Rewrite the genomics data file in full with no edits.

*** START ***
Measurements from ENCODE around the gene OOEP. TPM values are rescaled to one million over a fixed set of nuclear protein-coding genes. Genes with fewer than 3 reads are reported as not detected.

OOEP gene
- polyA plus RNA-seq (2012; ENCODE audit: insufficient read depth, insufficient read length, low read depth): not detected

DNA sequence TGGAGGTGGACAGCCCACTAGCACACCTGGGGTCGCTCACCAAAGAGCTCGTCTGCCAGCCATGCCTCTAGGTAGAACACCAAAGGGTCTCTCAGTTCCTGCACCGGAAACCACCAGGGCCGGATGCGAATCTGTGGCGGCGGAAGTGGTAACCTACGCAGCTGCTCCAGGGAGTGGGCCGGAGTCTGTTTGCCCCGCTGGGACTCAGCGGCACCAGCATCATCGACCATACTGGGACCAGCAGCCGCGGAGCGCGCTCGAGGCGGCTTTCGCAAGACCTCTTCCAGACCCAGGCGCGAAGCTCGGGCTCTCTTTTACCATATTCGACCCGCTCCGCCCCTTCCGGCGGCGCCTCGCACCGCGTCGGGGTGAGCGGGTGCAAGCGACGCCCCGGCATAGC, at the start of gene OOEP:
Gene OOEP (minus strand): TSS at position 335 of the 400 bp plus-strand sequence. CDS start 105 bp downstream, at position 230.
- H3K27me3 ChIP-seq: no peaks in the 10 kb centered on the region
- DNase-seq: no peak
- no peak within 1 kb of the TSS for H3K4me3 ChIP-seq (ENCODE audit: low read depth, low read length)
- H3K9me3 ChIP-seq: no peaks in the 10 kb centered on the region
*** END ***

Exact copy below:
Measurements from ENCODE around the gene OOEP. TPM values are rescaled to one million over a fixed set of nuclear protein-coding genes. Genes with fewer than 3 reads are reported as not detected.

OOEP gene
- polyA plus RNA-seq (2012; ENCODE audit: insufficient read depth, insufficient read length, low read depth): not detected

DNA sequence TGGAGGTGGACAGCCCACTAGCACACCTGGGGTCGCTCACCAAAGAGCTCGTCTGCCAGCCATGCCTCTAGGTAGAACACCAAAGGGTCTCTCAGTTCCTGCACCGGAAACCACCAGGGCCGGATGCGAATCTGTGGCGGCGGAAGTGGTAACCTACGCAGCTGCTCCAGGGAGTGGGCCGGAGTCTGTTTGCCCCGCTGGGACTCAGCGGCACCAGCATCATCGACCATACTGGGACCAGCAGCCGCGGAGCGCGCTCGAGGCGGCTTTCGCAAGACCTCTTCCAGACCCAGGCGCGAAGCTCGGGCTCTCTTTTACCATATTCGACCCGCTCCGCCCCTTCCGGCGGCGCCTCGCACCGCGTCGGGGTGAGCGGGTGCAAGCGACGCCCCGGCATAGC, at the start of gene OOEP:
Gene OOEP (minus strand): TSS at position 335 of the 400 bp plus-strand sequence. CDS start 105 bp downstream, at position 230.
- H3K27me3 ChIP-seq: no peaks in the 10 kb centered on the region
- DNase-seq: no peak
- no peak within 1 kb of the TSS for H3K4me3 ChIP-seq (ENCODE audit: low read depth, low read length)
- H3K9me3 ChIP-seq: no peaks in the 10 kb centered on the region